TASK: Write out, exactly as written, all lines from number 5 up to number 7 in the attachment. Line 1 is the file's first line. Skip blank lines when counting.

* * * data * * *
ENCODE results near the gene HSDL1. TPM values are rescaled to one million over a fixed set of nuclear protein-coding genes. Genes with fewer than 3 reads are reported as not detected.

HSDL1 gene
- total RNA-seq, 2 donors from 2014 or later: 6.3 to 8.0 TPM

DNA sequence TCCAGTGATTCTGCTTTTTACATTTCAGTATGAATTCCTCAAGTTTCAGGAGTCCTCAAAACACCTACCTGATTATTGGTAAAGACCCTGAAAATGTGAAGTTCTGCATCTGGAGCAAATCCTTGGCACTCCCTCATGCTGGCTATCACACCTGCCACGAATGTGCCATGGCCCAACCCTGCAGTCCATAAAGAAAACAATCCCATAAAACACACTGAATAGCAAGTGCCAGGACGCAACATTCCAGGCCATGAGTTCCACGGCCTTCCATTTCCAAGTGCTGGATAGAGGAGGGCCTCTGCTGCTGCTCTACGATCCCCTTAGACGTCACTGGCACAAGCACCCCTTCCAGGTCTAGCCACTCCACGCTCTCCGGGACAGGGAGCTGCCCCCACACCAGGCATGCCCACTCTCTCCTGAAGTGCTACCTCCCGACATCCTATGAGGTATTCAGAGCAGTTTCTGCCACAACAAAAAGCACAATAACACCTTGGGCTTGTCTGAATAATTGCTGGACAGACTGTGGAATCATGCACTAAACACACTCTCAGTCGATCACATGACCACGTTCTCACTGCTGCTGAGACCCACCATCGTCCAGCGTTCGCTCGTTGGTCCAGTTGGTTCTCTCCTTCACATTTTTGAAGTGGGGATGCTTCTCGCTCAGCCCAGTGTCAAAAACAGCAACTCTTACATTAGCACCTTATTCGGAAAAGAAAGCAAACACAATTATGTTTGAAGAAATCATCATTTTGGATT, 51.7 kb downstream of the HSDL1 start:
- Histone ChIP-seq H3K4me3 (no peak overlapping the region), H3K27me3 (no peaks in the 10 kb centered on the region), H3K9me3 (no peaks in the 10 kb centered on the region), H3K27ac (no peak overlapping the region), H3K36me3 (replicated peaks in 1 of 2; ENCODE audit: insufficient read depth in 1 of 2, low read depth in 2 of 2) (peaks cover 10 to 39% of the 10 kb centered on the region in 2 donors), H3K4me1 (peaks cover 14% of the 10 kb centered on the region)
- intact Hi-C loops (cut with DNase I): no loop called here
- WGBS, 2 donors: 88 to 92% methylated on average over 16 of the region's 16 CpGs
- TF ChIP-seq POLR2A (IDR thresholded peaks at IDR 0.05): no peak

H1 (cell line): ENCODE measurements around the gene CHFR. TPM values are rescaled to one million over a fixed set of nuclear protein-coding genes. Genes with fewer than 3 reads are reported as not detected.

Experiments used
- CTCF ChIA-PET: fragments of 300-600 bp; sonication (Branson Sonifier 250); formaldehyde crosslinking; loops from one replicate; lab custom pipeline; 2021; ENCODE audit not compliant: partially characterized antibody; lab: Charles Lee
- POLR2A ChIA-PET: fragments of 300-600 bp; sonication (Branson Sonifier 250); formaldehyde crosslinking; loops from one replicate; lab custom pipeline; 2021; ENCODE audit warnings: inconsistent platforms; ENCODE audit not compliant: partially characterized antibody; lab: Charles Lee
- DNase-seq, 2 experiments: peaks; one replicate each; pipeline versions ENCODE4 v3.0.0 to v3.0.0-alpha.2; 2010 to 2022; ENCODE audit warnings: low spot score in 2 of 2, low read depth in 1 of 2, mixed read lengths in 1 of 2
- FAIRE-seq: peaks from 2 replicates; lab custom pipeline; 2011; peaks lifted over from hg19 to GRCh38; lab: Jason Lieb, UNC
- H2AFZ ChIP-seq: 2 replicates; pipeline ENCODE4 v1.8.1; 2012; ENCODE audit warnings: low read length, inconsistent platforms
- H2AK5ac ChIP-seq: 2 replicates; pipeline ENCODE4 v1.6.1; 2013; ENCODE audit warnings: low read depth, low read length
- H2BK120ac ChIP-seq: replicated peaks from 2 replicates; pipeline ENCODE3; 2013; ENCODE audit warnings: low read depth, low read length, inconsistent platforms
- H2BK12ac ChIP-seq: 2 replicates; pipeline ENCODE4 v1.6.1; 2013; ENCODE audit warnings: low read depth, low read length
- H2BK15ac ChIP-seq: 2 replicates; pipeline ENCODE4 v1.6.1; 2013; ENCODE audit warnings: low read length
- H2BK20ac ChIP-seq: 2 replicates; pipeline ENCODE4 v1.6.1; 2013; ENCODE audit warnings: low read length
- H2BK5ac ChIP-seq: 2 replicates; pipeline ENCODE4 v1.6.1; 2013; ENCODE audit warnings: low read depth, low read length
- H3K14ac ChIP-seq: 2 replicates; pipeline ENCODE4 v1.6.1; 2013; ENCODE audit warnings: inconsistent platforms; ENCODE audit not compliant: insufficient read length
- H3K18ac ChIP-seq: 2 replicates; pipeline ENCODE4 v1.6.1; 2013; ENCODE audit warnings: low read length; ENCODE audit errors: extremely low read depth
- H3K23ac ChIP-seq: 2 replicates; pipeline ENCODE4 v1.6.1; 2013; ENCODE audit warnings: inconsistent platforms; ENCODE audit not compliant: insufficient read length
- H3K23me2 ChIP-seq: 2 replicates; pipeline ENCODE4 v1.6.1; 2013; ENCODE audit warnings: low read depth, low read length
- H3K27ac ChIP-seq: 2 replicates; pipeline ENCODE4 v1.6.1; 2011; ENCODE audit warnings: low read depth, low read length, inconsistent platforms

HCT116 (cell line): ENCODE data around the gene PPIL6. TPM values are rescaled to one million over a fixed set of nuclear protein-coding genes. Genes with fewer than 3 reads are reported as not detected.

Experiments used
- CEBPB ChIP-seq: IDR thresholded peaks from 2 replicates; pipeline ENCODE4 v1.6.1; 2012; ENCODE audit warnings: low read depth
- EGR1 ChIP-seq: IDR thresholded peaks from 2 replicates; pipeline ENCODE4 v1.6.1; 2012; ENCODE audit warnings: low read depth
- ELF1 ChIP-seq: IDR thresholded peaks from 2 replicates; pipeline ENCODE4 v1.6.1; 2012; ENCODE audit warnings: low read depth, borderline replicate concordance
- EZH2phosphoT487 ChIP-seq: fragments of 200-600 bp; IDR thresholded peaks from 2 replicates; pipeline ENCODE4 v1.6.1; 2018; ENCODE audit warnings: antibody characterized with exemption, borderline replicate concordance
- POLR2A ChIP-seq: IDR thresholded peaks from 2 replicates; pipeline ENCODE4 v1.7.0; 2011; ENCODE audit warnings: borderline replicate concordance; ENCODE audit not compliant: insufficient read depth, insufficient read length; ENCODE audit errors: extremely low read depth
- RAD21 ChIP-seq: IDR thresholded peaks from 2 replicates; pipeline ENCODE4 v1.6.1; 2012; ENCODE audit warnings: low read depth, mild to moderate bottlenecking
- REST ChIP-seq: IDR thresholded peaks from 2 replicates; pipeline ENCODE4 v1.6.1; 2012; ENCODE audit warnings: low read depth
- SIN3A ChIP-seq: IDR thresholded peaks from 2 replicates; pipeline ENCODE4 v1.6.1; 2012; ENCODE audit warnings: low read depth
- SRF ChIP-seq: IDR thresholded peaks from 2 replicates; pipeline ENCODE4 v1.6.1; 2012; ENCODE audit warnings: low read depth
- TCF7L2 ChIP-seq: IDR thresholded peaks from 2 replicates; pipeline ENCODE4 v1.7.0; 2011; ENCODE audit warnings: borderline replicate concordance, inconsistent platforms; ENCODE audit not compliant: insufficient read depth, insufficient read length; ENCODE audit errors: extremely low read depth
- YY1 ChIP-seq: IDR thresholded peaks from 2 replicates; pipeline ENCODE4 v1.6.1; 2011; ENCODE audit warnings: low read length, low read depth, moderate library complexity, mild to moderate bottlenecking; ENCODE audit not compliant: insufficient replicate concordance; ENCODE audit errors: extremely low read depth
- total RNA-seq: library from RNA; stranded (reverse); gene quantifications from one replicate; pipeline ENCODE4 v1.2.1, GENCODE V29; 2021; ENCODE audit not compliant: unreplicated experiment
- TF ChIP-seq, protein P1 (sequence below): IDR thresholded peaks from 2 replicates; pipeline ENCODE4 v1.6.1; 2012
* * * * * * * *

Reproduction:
- Histone ChIP-seq H3K4me3 (no peak overlapping the region), H3K27me3 (no peaks in the 10 kb centered on the region), H3K9me3 (no peaks in the 10 kb centered on the region), H3K27ac (no peak overlapping the region), H3K36me3 (replicated peaks in 1 of 2; ENCODE audit: insufficient read depth in 1 of 2, low read depth in 2 of 2) (peaks cover 10 to 39% of the 10 kb centered on the region in 2 donors), H3K4me1 (peaks cover 14% of the 10 kb centered on the region)
- intact Hi-C loops (cut with DNase I): no loop called here
- WGBS, 2 donors: 88 to 92% methylated on average over 16 of the region's 16 CpGs